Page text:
A grenade exploded on Thursday, August 13, in a mosque in Jammu and Kashmir, wounding 10 people, police said, the first such incident in 14 years in a region where militant violence has spiked recently.
There was no immediate claim of responsibility for the blast in the southern district of Shopian in the Himalayan region. Police said they were on guard against outbursts of public anger over the incident, but were awaiting more details.
“People were coming out of the mosque after morning prayers when the blast occurred,” a police officer said.
India is tightening security nationwide ahead of celebrations this weekend to mark independence from Britain, particularly in Kashmir, where the event is usually marked by a shutdown and protests against Indian rule.
Officials say there have been growing signs of young people in Muslim-majority Kashmir adopting more extreme views, although violence is nowhere near the peak of the militancy in the 1990s.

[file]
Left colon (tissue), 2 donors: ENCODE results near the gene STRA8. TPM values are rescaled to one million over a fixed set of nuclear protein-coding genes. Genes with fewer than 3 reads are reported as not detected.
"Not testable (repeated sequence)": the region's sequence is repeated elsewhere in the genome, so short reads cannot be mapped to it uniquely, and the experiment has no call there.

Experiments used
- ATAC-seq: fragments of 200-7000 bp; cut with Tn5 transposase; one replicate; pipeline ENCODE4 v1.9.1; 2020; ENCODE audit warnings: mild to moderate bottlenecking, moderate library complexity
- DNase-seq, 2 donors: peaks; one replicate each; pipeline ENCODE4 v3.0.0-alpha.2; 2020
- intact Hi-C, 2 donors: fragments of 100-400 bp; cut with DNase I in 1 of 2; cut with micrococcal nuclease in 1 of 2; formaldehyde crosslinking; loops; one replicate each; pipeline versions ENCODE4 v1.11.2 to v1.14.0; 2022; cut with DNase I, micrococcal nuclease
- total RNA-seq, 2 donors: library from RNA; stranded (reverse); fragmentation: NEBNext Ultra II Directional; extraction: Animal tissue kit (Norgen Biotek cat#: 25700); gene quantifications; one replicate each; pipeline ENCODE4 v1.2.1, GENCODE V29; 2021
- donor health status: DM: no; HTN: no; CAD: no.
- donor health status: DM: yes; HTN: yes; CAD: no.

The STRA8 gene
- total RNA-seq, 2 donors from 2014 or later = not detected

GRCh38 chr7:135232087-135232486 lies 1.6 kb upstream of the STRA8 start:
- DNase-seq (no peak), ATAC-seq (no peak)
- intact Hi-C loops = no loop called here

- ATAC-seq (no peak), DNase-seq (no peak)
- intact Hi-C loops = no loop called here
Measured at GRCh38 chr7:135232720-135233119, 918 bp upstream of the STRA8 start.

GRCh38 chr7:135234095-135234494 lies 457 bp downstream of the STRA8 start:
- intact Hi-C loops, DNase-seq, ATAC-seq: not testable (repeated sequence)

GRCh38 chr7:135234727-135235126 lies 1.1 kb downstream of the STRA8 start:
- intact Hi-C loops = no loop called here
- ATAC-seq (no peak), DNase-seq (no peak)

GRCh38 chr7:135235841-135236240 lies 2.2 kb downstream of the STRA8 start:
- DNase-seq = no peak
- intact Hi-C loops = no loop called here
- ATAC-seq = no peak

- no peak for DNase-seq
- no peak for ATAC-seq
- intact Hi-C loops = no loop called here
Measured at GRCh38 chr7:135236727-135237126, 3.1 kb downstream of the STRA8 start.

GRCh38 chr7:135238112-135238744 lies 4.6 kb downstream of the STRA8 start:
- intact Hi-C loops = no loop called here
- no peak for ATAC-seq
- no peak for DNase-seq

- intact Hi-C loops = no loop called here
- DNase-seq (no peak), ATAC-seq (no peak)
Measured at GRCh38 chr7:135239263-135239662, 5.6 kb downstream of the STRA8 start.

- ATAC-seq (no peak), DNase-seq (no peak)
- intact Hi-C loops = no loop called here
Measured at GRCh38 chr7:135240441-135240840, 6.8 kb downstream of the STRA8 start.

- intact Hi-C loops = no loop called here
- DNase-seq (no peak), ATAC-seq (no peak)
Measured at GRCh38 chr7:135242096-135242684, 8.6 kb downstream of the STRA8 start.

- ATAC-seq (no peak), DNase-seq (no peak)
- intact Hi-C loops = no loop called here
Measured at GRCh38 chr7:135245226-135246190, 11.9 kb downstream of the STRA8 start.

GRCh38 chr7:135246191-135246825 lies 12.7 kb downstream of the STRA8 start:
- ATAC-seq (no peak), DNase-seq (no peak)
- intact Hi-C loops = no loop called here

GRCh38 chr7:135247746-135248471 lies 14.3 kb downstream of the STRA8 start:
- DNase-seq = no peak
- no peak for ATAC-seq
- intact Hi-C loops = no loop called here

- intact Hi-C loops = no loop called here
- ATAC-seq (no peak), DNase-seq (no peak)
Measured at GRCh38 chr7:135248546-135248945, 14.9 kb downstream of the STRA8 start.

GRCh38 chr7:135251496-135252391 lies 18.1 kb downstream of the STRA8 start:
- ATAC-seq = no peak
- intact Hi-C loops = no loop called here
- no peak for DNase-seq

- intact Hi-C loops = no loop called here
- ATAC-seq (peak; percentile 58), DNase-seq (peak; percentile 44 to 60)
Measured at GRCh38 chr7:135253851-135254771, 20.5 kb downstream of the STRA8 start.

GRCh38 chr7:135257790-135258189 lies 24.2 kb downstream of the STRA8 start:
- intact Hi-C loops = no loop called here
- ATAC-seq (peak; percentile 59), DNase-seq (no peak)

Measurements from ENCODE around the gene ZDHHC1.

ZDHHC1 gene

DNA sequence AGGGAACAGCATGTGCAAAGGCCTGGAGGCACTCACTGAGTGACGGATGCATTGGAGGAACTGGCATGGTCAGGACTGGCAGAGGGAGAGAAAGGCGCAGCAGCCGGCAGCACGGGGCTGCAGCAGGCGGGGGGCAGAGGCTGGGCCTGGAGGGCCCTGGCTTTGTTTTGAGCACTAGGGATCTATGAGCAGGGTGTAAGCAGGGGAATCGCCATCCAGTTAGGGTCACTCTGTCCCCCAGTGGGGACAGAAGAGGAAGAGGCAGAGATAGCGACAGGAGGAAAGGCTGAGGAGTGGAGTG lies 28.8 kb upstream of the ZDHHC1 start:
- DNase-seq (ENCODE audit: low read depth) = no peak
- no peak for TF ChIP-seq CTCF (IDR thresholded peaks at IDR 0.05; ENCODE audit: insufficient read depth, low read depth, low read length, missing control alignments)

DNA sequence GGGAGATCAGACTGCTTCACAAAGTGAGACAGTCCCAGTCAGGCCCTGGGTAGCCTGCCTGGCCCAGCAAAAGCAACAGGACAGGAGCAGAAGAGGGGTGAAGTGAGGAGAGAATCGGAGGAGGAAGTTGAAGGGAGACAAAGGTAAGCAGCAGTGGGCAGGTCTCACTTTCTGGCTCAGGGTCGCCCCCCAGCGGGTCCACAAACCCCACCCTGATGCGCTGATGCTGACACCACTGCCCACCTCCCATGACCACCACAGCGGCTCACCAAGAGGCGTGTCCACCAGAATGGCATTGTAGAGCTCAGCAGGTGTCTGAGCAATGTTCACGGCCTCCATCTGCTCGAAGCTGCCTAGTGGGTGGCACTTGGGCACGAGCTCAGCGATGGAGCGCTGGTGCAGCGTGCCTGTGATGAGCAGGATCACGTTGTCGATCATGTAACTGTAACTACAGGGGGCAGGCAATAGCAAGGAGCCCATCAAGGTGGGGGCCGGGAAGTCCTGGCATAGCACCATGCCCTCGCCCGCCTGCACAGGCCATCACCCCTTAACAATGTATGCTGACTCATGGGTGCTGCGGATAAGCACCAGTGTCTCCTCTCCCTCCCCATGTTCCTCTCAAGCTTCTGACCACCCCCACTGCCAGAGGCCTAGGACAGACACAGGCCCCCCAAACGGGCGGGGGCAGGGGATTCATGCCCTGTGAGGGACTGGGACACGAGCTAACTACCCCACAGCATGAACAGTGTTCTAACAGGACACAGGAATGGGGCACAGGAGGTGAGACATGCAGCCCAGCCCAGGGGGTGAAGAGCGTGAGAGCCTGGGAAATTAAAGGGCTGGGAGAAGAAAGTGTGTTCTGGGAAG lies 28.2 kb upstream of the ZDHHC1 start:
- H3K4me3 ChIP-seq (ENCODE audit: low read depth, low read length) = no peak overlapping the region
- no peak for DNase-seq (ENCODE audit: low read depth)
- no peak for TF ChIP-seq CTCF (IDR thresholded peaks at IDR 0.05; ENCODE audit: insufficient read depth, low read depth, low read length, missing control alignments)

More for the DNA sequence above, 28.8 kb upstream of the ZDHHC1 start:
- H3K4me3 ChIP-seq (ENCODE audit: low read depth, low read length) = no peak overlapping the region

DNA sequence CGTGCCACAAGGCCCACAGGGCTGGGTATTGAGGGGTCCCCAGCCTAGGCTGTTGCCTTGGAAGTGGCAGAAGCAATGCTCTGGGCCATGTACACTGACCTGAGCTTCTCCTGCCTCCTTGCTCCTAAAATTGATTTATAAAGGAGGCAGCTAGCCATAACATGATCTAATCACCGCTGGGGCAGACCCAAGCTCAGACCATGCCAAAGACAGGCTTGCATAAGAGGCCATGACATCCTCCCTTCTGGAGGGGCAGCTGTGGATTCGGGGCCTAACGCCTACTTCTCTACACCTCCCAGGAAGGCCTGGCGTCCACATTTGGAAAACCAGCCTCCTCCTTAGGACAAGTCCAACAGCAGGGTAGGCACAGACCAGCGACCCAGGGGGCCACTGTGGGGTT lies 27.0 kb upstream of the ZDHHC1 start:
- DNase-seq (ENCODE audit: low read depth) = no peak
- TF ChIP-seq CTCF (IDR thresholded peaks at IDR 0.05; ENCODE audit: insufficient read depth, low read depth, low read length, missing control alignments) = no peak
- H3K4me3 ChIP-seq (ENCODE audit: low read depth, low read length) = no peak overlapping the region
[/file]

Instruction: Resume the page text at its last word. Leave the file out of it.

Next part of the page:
Attacks on mosques have been almost unknown in the valley. Although, at times, Indian forces have laid siege to militants holed up in shrines. Four women were killed and scores wounded when a grenade exploded in Charar-e-Sharief mosque in central Kashmir in 2001.
India has long accused neighbouring Pakistan of pushing separatist Muslim militants into India’s portion of Kashmir to foment revolt in the country’s only Muslim-majority region, which both nations claim.
Muslim Pakistan says it only gives moral and diplomatic support to the Kashmiri people in their struggle for self-determination.
Shopian, the site of the blast, is known for a strong presence of militants. On Wednesday, August 12, militants attacked an army patrol in the area, wounding a soldier.